A municipality which has operated or operates a water distribution system or a sewage system for the purpose of supplying water or sewage system services to the inhabitants of the municipality, shall have as security for the collection of water or sewage system rates, or any assessments, charges, or rentals due or to become due, respectively, for the use of sewage system services or for the use or consumption of water supplied to any house or other building or any premises, lot or lots, or parcel or parcels of land, a lien upon the house or other building and upon the premises, lot or lots, or parcel or parcels of land upon which the house or other building is situated or to which the sewage system service or water was supplied. This lien shall become effective immediately upon the distribution of the water or provision of the sewage system service to the premises or property supplied, but shall not be enforceable for more than 3 years after it becomes effective.
123.163 Manner of enforcing lien.
The lien created by this act may be enforced by a municipality in the manner prescribed in the charter of the municipality, by the general laws of the state providing for the enforcement of tax liens, or by an ordinance duly passed by the governing body of the municipality.
123.164 Official records of municipality as notice of pendency of lien.
The official records of the proper officer, board, commission, or department of any municipality having charge of the water distribution system or sewage system shall constitute notice of the pendency of this lien.
123.165 Priority of lien; applicability of act where lease provides lessor not liable for payment of bills; affidavit.
The lien created by this act shall, after June 7, 1939, have priority over all other liens except taxes or special assessments whether or not the other liens accrued or were recorded before the accrual of the water or sewage system lien created by this act. However, this act shall not apply if a lease has been legally executed, containing a provision that the lessor shall not be liable for payment of water or sewage system bills accruing subsequent to the filing of the affidavit provided by this section. An affidavit with respect to the execution of a lease containing this provision shall be filed with the board, commission, or other official in charge of the water works system or sewage system, or both, and 20 days' notice shall be given by the lessor of any cancellation, change in, or termination of the lease. The affidavit shall contain a notation of the expiration date of the lease.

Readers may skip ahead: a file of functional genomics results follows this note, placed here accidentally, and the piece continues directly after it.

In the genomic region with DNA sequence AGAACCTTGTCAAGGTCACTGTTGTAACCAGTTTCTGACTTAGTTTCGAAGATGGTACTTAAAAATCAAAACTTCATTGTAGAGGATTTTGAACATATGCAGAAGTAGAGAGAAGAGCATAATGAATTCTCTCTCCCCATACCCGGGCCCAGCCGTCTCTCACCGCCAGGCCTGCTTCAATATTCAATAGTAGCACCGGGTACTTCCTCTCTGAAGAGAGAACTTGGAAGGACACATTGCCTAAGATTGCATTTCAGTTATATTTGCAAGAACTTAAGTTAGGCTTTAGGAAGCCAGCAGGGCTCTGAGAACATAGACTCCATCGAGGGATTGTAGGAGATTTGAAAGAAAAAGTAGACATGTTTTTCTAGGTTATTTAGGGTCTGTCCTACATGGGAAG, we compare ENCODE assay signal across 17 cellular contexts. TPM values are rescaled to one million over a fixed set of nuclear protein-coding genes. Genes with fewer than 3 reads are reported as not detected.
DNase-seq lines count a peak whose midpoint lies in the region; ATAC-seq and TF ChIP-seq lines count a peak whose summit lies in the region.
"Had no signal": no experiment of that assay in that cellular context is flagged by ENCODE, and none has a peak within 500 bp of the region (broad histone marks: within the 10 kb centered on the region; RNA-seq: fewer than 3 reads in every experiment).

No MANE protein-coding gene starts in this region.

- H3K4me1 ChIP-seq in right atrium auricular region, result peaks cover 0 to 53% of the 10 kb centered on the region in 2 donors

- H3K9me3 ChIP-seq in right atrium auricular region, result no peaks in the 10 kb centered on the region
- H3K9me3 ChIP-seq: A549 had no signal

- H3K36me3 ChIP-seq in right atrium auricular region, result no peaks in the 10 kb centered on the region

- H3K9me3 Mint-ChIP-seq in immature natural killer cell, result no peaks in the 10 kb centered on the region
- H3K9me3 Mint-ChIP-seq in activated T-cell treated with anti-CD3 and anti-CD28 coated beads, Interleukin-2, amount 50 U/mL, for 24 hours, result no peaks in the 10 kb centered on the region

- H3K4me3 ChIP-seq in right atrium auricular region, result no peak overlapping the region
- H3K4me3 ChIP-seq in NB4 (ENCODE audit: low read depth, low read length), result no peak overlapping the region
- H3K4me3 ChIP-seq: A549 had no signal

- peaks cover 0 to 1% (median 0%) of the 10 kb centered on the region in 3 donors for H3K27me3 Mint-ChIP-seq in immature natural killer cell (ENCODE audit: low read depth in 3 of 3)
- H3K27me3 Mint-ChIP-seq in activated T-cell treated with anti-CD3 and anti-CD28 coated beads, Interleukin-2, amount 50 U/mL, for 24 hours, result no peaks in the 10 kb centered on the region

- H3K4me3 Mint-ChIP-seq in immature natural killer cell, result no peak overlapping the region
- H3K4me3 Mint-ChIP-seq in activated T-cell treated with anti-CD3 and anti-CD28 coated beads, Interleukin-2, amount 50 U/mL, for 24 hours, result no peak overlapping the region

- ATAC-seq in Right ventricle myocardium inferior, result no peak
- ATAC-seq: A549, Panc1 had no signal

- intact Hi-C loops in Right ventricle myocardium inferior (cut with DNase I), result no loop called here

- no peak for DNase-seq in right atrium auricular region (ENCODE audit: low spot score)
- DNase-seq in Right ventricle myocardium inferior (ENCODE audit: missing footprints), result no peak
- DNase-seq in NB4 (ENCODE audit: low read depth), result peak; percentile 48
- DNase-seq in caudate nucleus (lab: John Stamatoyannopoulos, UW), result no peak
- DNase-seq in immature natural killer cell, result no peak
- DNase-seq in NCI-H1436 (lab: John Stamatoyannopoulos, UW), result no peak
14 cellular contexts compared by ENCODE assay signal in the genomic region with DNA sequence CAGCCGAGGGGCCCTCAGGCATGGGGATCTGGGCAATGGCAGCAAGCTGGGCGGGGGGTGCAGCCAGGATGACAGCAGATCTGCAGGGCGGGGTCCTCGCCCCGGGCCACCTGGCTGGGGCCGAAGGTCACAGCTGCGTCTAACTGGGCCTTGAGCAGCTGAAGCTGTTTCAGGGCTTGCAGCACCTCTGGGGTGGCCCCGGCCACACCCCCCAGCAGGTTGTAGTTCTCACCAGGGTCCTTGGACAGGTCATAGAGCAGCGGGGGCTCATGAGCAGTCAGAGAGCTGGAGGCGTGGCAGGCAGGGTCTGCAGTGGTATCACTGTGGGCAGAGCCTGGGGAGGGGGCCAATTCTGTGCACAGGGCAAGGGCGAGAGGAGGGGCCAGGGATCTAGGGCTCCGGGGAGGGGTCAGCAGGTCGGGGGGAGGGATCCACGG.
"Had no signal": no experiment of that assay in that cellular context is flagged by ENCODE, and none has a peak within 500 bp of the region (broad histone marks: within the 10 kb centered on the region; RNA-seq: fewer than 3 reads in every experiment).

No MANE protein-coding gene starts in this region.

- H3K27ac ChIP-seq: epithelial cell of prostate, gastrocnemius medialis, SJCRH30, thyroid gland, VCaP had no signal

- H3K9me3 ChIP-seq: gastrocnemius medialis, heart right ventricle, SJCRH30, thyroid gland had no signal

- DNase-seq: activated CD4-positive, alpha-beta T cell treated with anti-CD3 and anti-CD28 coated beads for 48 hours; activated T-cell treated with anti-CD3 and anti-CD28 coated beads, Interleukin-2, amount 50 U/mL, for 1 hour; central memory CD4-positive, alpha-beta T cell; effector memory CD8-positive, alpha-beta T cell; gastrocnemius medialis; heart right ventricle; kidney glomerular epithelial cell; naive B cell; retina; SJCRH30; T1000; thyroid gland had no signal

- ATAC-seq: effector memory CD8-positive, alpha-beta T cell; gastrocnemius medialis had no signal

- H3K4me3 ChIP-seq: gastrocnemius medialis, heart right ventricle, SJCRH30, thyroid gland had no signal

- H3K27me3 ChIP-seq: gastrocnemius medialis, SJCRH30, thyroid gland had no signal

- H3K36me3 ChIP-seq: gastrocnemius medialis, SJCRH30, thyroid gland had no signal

123.166 Discontinuing service or instituting action for collection; invalidation or waiver of lien.
A municipality may discontinue water service or sewage system service from the premises against which the lien created by this act has accrued if a person fails to pay the rates, assessments, charges, or rentals for the respective service, or may institute an action for the collection of the same in any court of competent jurisdiction. However, a municipality's attempt to collect these sewage system or water rates, assessments, charges, or rentals by any process shall not invalidate or waive the lien upon the premises.
123.167 Construction of act.
This act shall not repeal any existing statutory charter or ordinance provisions providing for the assessment or collection of water or sewage system rates, assessments, charges, or rentals by a municipality, but shall be construed as an additional grant of power to any power now prescribed by other statutory charter or ordinance provisions, or as a validating act to validate existing statutory or charter provisions creating liens which are also provided for by this act.
History: 1939, Act 178, Imd. Eff. June 8, 1939 ;-- CL 1948, 123.167 ;-- Am. 1981, Act 132, Imd. Eff. Oct. 7, 1981
© 2009 Legislative Council, State of Michigan